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Average Weather in San Martín Argentina

In San Martín, the summers are hot and mostly clear and the winters are cold, dry, and partly cloudy. Over the course of the year, the temperature typically varies from 37°F to 89°F and is rarely below 30°F or above 97°F.

Based on the tourism score, the best time of year to visit San Martín for warm-weather activities is from mid October to early April.

Climate Summary

hotwarmcoolcomfortablewarmhotJanFebMarAprMayJunJulAugSepOctNovDec85%85%54%54%clearovercastprecipitation: 1.6 inprecipitation: 1.6 in0.2 in0.2 inmuggy: 13%muggy: 13%0%0%drydrytourism score: 7.6tourism score: 7.62.12.1
Click on each chart for more information.

Temperature

The hot season lasts for 3.8 months, from November 15 to March 10, with an average daily high temperature above 83°F. The hottest day of the year is January 1, with an average high of 89°F and low of 66°F.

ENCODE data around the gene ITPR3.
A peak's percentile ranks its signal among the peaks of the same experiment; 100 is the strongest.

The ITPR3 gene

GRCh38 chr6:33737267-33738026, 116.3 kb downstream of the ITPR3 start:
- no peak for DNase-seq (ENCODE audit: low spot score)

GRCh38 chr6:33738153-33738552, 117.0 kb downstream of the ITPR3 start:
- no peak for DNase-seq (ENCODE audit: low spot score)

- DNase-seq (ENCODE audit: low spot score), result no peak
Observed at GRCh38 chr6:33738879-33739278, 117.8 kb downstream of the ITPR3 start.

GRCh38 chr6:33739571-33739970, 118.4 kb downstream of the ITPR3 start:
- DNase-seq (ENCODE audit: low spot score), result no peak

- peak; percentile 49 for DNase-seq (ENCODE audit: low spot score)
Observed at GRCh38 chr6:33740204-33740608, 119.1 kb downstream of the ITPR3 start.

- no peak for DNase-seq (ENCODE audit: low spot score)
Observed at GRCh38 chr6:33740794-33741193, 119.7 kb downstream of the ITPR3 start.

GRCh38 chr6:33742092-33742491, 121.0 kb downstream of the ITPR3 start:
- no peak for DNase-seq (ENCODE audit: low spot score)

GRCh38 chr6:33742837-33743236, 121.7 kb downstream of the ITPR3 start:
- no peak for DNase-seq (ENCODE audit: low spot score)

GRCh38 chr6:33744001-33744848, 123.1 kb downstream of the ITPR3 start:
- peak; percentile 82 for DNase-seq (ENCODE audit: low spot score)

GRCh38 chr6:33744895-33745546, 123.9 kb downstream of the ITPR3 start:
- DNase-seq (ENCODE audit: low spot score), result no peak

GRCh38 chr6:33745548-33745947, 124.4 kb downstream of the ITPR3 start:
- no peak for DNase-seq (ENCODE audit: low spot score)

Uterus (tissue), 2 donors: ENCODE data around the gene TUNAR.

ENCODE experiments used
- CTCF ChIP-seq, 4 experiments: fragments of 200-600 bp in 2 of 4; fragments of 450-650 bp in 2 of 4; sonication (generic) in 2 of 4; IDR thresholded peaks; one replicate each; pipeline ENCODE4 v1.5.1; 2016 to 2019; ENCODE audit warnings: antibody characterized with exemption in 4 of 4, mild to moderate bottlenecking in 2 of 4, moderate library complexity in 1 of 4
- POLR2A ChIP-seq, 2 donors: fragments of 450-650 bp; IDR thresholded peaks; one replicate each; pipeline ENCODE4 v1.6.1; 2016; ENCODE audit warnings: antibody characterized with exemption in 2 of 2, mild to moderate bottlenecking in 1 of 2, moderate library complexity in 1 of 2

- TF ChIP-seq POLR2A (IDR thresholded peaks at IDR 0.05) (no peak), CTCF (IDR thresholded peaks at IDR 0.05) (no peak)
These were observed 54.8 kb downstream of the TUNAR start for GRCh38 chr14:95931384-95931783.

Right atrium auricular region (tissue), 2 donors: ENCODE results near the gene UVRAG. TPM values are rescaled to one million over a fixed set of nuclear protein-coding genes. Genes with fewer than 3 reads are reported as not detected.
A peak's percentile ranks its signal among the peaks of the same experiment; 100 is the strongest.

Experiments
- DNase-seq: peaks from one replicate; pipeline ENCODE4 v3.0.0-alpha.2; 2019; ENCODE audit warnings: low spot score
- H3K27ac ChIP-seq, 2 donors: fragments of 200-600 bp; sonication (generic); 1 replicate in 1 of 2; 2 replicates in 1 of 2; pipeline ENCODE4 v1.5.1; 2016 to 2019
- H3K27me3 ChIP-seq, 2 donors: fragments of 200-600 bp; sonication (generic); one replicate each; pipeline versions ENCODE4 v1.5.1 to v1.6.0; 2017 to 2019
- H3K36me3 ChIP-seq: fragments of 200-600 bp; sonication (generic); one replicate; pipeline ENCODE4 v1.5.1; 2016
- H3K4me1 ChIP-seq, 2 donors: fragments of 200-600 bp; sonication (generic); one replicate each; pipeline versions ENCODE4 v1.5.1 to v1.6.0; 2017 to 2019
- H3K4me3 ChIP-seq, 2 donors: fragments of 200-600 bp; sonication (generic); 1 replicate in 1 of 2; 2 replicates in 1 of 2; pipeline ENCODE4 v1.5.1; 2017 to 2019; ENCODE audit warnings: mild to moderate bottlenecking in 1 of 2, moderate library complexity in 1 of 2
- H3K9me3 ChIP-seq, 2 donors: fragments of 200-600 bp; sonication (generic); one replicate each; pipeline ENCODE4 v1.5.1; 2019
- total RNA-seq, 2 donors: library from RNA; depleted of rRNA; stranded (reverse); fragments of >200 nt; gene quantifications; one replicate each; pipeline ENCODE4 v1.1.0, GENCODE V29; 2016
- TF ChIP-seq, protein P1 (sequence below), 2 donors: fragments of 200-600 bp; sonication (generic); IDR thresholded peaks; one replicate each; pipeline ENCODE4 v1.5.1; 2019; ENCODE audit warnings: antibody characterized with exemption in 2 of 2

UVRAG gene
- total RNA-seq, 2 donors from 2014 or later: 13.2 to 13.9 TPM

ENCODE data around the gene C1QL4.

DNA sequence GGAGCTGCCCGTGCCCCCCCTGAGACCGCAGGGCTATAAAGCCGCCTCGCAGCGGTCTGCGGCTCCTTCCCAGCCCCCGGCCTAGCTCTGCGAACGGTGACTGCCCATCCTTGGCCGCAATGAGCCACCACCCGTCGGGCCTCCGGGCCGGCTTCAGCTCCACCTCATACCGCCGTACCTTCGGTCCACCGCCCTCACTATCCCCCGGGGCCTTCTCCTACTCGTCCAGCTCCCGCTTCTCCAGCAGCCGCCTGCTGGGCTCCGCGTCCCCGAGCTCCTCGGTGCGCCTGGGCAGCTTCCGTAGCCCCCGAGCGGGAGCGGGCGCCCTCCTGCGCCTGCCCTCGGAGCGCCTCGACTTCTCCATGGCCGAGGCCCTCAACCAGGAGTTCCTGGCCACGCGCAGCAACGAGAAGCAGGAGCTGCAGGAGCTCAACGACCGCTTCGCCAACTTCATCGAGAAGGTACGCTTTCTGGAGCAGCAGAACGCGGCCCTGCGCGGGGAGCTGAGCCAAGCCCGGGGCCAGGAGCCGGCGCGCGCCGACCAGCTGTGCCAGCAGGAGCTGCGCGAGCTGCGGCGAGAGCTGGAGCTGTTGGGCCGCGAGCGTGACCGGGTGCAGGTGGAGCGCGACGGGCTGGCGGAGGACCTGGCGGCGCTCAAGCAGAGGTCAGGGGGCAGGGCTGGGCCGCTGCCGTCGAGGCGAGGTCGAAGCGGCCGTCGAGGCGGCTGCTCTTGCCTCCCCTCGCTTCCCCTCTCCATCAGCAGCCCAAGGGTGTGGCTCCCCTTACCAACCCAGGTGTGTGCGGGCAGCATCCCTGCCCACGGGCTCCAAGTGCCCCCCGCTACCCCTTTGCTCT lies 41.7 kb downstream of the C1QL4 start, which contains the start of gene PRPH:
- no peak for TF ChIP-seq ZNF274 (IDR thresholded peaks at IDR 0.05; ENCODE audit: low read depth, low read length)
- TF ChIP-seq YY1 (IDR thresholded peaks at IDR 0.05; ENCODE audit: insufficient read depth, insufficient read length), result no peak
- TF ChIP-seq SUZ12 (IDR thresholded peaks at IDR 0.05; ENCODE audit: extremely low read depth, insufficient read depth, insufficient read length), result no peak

The cool season lasts for 3.0 months, from May 17 to August 17, with an average daily high temperature below 65°F. The coldest day of the year is July 12, with an average low of 37°F and high of 59°F.

Average High and Low Temperature

The daily average high (red line) and low (blue line) temperature, with 25th to 75th and 10th to 90th percentile bands. The thin dotted lines are the corresponding average perceived temperatures.

The figure below shows you a compact characterization of the entire year of hourly average temperatures. The horizontal axis is the day of the year, the vertical axis is the hour of the day, and the color is the average temperature for that hour and day.

Average Hourly Temperature

Average Hourly Temperature in San MartínJanFebMarAprMayJunJulAugSepOctNovDec12 AM4 AM8 AM12 PM4 PM8 PM12 AMvery coldcoldcoldcoolcomfortablewarmwarmhothotcomfortablevery cold
frigid 15°F freezing 32°F very cold 45°F cold 55°F cool 65°F comfortable 75°F warm 85°F hot 95°F sweltering
The average hourly temperature, color coded into bands. The shaded overlays indicate night and civil twilight.